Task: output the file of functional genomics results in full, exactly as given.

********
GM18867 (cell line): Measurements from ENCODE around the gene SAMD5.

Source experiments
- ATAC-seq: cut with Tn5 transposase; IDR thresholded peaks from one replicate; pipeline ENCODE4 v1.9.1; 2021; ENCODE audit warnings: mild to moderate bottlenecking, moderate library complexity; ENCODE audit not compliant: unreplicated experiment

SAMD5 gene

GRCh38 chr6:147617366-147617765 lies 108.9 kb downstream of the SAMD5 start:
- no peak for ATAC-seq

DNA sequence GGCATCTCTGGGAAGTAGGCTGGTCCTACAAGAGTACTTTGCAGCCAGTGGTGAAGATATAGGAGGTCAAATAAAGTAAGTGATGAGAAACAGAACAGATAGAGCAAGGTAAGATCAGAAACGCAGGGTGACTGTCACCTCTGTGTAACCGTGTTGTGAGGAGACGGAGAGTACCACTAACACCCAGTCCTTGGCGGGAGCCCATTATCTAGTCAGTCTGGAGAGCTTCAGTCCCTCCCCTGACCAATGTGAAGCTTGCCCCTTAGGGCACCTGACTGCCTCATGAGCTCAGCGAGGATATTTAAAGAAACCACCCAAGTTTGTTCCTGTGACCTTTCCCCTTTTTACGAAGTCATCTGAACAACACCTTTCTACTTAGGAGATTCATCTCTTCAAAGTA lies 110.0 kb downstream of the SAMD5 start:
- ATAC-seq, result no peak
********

GM18867 (cell line): Measurements from ENCODE around the gene SAMD5.

Source experiments
- ATAC-seq: cut with Tn5 transposase; IDR thresholded peaks from one replicate; pipeline ENCODE4 v1.9.1; 2021; ENCODE audit warnings: mild to moderate bottlenecking, moderate library complexity; ENCODE audit not compliant: unreplicated experiment

SAMD5 gene

GRCh38 chr6:147617366-147617765 lies 108.9 kb downstream of the SAMD5 start:
- no peak for ATAC-seq

DNA sequence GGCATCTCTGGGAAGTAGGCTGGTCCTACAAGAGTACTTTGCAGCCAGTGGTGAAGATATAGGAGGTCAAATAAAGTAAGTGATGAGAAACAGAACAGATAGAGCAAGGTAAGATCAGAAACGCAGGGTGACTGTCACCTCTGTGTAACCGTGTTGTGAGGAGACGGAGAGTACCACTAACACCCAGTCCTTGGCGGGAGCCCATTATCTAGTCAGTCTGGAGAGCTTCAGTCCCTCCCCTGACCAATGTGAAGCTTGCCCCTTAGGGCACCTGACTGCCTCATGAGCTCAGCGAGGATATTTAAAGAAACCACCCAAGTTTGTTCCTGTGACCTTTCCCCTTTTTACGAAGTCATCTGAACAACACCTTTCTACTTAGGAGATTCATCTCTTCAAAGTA lies 110.0 kb downstream of the SAMD5 start:
- ATAC-seq, result no peak